John Chisholm, surgeon and oculist, was born in Charleston, the son of Robert Trail and Harriet Emily Chisholm. He received his medical degree from the Medical College of South Carolina (1850) and continued his studies in London, Milan and Paris (1859). During the Crimean War Chisholm studied treatment techniques in European military hospitals.
At the outbreak of the Civil War he received the first Confederate military commission issued to a medical officer and attended the wounded at Fort Sumter. His Manual of Military Surgery (1861) was presented to the surgeon-general while the Battle of Bull Run was fought. Chisholm was the author of many articles on special surgical topics.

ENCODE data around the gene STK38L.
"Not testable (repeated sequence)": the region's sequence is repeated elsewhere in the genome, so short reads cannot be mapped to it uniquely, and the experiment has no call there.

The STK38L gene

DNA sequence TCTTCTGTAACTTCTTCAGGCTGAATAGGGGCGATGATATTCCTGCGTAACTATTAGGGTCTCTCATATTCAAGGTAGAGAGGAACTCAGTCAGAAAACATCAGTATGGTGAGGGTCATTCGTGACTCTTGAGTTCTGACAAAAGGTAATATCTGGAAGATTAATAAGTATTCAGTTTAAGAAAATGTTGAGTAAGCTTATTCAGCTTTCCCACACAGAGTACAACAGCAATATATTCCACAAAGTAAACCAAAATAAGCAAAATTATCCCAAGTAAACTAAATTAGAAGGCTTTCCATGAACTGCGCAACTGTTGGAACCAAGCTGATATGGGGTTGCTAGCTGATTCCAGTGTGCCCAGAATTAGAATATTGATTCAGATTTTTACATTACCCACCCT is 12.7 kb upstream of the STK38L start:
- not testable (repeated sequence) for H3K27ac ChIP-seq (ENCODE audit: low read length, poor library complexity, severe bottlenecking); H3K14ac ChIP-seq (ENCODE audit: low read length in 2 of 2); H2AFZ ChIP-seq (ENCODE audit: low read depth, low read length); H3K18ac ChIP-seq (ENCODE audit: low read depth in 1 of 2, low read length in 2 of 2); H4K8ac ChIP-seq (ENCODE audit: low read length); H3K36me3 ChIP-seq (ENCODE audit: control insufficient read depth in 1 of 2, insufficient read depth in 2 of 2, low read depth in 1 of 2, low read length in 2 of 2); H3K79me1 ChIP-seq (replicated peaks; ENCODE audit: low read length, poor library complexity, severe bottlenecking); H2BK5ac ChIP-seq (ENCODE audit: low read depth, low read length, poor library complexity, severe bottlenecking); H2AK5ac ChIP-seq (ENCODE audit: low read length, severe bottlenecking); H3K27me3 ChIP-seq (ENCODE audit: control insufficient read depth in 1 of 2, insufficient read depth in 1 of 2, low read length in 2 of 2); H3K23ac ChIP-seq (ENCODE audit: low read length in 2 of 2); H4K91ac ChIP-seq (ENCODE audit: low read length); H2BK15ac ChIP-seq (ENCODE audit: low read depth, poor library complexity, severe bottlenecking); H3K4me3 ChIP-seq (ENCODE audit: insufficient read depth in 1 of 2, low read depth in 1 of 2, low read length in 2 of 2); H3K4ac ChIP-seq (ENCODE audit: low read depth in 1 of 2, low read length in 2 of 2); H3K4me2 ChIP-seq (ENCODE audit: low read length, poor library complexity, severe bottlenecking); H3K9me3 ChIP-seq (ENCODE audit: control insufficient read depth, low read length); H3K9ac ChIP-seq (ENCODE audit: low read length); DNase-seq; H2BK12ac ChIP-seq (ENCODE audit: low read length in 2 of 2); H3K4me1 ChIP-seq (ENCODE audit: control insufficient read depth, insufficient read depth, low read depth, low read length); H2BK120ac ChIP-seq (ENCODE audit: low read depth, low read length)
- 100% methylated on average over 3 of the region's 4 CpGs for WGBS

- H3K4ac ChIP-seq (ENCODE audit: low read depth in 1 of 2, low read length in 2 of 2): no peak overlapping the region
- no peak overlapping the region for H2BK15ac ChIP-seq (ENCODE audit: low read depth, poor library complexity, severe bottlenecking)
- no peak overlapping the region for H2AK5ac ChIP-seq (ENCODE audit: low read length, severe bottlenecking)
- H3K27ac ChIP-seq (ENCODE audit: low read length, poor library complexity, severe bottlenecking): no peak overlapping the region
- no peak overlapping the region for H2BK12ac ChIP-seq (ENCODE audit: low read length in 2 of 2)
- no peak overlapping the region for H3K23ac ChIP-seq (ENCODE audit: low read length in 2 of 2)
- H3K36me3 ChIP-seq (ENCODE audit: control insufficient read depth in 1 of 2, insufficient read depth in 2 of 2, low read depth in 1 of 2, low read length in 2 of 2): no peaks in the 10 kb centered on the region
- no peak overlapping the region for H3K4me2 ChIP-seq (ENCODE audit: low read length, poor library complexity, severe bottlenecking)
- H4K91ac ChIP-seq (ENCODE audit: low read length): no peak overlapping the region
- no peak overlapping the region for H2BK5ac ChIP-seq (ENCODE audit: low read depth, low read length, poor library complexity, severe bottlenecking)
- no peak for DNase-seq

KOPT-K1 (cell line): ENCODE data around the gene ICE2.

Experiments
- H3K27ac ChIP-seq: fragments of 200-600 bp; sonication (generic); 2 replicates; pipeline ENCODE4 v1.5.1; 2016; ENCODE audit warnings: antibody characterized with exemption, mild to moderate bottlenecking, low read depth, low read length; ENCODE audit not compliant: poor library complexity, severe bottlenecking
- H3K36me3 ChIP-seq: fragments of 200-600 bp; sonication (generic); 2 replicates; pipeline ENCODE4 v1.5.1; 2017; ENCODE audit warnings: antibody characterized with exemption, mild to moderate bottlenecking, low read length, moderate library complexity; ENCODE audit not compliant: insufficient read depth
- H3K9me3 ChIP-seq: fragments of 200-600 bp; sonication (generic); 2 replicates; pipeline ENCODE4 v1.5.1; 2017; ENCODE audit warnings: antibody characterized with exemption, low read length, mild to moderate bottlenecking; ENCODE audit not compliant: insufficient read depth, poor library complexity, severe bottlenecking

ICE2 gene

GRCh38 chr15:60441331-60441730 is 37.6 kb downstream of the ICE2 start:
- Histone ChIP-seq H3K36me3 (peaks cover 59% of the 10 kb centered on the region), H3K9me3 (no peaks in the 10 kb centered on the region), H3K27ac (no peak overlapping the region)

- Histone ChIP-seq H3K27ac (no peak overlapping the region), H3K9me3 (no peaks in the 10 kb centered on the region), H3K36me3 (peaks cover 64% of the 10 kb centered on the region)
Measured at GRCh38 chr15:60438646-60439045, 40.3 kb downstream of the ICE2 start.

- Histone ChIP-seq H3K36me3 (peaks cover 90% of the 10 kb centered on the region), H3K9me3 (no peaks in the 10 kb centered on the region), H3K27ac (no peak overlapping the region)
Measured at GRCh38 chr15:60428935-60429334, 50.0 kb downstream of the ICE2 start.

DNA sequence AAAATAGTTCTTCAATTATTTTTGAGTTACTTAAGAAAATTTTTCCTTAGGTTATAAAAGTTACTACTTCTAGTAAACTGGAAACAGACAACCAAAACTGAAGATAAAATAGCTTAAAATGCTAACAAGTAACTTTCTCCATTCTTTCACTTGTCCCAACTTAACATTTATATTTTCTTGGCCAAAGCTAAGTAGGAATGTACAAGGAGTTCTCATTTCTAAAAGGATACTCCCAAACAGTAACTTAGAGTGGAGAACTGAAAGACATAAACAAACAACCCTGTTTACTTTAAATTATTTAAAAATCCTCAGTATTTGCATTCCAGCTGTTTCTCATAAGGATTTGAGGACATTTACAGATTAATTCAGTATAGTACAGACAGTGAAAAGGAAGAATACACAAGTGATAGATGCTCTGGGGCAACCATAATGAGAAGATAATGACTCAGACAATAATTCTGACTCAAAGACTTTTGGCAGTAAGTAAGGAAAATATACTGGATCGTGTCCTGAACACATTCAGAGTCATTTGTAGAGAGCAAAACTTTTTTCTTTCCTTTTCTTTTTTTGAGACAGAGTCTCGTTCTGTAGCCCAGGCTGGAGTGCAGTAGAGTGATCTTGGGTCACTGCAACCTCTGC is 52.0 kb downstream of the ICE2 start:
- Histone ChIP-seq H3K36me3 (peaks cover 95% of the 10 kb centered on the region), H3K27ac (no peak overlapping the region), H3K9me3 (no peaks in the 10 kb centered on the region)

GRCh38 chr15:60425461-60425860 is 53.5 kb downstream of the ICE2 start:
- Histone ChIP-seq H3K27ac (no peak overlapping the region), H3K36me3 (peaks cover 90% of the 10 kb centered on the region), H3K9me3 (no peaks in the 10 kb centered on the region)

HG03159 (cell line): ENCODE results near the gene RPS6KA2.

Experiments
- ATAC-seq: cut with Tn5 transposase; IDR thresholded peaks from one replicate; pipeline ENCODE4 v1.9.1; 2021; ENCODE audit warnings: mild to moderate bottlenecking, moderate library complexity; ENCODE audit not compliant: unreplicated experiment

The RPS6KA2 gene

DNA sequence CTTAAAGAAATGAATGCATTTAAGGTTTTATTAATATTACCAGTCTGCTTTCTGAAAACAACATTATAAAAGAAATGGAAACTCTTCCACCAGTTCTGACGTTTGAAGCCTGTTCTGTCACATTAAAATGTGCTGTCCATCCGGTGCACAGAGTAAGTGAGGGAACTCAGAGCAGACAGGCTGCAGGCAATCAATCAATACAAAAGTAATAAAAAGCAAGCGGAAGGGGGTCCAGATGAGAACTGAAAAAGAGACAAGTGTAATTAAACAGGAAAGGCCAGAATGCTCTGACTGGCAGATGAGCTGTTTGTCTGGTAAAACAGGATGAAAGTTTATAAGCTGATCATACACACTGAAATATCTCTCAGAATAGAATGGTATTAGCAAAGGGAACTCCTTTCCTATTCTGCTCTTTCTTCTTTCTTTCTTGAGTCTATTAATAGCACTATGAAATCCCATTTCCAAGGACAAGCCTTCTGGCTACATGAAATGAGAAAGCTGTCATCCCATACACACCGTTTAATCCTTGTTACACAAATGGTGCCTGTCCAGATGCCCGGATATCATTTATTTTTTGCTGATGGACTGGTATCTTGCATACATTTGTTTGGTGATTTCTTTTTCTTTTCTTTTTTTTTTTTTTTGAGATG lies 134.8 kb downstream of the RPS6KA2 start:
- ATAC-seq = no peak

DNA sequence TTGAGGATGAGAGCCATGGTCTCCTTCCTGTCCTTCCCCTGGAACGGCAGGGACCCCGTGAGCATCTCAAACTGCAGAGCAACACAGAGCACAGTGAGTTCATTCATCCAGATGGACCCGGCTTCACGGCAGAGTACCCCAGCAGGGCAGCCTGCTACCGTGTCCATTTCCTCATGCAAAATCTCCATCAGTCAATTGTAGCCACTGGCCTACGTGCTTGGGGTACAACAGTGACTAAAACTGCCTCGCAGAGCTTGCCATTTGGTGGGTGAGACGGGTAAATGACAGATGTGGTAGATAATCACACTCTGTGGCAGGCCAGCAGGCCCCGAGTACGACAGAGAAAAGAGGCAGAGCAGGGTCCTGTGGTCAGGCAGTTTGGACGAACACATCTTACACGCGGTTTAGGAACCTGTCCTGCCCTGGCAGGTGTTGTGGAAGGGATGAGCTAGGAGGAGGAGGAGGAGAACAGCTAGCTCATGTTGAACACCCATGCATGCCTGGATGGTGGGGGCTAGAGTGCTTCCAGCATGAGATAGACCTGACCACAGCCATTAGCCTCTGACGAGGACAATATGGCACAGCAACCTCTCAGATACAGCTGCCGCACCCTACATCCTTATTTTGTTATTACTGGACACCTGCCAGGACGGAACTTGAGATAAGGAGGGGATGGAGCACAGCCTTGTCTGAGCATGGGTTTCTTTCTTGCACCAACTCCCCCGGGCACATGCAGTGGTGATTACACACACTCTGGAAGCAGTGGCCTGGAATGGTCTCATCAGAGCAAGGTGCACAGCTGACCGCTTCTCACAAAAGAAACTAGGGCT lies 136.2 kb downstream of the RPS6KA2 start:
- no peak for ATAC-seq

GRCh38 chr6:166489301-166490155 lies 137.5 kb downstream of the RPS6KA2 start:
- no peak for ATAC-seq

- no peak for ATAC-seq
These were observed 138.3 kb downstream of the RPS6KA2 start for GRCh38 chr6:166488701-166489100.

Drug supplies were limited during the Civil War. Chloroform was prefered to ether as it was nonflammable and could be used for operations performed near open fires.
Chisholm invented an inhaler for use of chloroform which helped prevent drug loss and also reduced doctors' and nurses' exposure to drug fumes. The inhaler was later used to treat throat infections.
Chisholm was among the first to surgically remove cataracts and to use cocaine in eye surgery.